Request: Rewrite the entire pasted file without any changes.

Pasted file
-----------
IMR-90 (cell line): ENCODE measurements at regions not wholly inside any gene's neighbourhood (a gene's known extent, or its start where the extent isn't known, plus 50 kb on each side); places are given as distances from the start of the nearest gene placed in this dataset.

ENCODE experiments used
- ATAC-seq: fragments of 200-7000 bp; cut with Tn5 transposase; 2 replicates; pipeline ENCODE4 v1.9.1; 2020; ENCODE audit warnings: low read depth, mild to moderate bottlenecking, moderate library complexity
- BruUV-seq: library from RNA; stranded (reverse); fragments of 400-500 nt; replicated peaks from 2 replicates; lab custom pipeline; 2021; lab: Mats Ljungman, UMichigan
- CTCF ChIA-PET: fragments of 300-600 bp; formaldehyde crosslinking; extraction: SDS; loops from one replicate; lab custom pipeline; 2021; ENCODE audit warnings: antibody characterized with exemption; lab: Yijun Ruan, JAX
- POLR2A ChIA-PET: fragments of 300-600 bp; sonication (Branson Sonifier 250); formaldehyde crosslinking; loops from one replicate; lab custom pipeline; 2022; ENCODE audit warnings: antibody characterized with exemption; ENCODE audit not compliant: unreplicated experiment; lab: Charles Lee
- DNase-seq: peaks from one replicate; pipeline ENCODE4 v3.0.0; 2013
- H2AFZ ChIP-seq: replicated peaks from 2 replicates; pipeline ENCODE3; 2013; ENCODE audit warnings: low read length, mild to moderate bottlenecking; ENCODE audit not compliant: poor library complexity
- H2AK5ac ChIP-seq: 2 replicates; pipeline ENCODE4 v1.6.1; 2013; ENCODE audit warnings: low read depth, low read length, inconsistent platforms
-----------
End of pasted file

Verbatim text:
IMR-90 (cell line): ENCODE measurements at regions not wholly inside any gene's neighbourhood (a gene's known extent, or its start where the extent isn't known, plus 50 kb on each side); places are given as distances from the start of the nearest gene placed in this dataset.

ENCODE experiments used
- ATAC-seq: fragments of 200-7000 bp; cut with Tn5 transposase; 2 replicates; pipeline ENCODE4 v1.9.1; 2020; ENCODE audit warnings: low read depth, mild to moderate bottlenecking, moderate library complexity
- BruUV-seq: library from RNA; stranded (reverse); fragments of 400-500 nt; replicated peaks from 2 replicates; lab custom pipeline; 2021; lab: Mats Ljungman, UMichigan
- CTCF ChIA-PET: fragments of 300-600 bp; formaldehyde crosslinking; extraction: SDS; loops from one replicate; lab custom pipeline; 2021; ENCODE audit warnings: antibody characterized with exemption; lab: Yijun Ruan, JAX
- POLR2A ChIA-PET: fragments of 300-600 bp; sonication (Branson Sonifier 250); formaldehyde crosslinking; loops from one replicate; lab custom pipeline; 2022; ENCODE audit warnings: antibody characterized with exemption; ENCODE audit not compliant: unreplicated experiment; lab: Charles Lee
- DNase-seq: peaks from one replicate; pipeline ENCODE4 v3.0.0; 2013
- H2AFZ ChIP-seq: replicated peaks from 2 replicates; pipeline ENCODE3; 2013; ENCODE audit warnings: low read length, mild to moderate bottlenecking; ENCODE audit not compliant: poor library complexity
- H2AK5ac ChIP-seq: 2 replicates; pipeline ENCODE4 v1.6.1; 2013; ENCODE audit warnings: low read depth, low read length, inconsistent platforms